How to get started, and achieve tasks, using Kubernetes

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Launching, Exposing, and Killing Applications

This guide will help you get oriented to Kubernetes and running your first containers on the cluster. If you are already familiar with the docker-cli, you can also checkout the docker-cli to kubectl migration guide here.

Launching a simple application, and exposing it to the Internet

Once your application is packaged into a container and pushed to an image registry, you’re ready to deploy it to Kubernetes. Through integration with some cloud providers (for example Google Compute Engine and AWS EC2), Kubernetes also enables you to request it to provision a public IP address for your application.

For example, nginx is a popular HTTP server, with a pre-built container on Docker hub. The kubectl run command below will create two nginx replicas, listening on port 80, and a public IP address for your application.

$ kubectl run my-nginx --image=nginx --replicas=2 --port=80 --expose --service-overrides='{ "spec": { "type": "LoadBalancer" } }'
service "my-nginx" created
deployment "my-nginx" created

You can see that they are running by:

$ kubectl get po
NAME                                READY     STATUS    RESTARTS   AGE
my-nginx-3800858182-h9v8d           1/1       Running   0          1m
my-nginx-3800858182-wqafx           1/1       Running   0          1m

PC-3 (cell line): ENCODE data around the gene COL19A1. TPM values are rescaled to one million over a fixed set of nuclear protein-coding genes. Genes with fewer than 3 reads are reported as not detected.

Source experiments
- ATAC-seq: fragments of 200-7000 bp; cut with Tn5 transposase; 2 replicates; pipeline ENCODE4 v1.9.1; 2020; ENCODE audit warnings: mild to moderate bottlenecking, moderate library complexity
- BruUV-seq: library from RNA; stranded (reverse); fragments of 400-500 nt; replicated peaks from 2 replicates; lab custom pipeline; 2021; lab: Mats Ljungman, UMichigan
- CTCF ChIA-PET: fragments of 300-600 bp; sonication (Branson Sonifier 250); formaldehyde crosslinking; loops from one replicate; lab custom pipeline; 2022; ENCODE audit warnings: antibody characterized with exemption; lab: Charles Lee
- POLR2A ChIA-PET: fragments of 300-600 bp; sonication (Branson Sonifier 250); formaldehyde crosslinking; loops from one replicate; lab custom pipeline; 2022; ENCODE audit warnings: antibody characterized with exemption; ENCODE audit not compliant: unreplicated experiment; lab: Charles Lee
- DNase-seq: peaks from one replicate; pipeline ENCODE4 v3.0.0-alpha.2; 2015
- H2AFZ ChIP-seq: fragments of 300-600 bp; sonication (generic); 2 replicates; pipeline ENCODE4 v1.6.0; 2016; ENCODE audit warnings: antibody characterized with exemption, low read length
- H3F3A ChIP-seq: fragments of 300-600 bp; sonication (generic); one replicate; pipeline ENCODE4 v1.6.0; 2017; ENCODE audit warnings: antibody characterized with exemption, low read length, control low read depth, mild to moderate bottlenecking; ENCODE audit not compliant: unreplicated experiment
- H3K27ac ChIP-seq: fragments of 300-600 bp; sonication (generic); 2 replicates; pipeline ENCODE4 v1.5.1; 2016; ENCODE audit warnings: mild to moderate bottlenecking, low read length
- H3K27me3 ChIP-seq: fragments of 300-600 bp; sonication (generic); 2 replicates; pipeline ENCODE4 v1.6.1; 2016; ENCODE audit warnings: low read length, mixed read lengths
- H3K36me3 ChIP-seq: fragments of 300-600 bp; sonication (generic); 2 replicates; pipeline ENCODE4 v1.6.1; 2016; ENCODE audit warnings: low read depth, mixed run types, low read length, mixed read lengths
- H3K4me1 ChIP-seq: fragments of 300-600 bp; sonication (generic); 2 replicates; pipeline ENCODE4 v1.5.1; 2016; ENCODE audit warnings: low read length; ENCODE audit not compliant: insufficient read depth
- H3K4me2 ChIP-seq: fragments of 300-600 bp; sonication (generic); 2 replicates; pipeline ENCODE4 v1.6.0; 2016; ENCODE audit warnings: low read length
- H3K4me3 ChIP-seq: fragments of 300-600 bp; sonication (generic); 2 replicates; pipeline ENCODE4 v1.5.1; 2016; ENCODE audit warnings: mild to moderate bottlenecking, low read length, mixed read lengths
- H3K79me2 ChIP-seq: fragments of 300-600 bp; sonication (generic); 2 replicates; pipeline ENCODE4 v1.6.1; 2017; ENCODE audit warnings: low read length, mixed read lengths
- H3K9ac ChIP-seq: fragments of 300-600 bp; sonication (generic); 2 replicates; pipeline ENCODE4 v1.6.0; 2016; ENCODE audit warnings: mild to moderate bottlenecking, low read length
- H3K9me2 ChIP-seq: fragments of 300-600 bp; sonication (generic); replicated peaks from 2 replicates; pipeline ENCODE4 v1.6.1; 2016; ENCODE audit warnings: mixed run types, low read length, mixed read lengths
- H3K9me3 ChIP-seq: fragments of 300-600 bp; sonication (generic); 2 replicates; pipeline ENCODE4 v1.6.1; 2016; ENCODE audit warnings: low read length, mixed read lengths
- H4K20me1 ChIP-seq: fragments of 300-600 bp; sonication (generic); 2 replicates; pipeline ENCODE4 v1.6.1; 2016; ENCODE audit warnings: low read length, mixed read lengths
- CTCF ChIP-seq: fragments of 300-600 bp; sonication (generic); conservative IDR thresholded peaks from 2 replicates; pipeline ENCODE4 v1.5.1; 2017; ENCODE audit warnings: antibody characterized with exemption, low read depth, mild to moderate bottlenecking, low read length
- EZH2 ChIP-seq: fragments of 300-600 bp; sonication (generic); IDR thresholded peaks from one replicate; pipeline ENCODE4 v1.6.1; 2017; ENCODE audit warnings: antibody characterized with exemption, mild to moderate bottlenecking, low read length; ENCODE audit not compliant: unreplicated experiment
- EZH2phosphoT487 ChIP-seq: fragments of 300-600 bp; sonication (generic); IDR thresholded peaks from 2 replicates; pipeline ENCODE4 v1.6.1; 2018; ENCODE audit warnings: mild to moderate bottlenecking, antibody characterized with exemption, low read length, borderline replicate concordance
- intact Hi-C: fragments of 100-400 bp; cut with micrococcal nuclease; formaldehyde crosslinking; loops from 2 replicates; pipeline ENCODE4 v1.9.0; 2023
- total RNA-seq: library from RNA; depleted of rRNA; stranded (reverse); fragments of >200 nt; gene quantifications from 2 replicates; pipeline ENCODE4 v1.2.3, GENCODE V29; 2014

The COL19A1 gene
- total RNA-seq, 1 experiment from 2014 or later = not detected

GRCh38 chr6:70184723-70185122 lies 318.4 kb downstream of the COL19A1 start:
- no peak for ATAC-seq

Kubernetes will ensure that your application keeps running, by automatically restarting containers that fail, spreading containers across nodes, and recreating containers on new nodes when nodes fail.

To find the public IP address assigned to your application, execute:

$ kubectl get service/my-nginx
NAME         CLUSTER_IP       EXTERNAL_IP       PORT(S)                AGE
my-nginx          80/TCP                 8s

You may need to wait for a minute or two for the external ip address to be provisioned.

In order to access your nginx landing page, you also have to make sure that traffic from external IPs is allowed. Do this by opening a firewall to allow traffic on port 80.

If you’re running on AWS, Kubernetes creates an ELB for you. ELBs use host names, not IPs, so you will have to do kubectl describe service/my-nginx and look for the LoadBalancer Ingress host name. Traffic from external IPs is allowed automatically.

Killing the application

To kill the application and delete its containers and public IP address, do:

$ kubectl delete deployment,service my-nginx
deployment "my-nginx" deleted
service "my-nginx" deleted

What’s next?

Learn about how to configure common container parameters, such as commands and environment variables.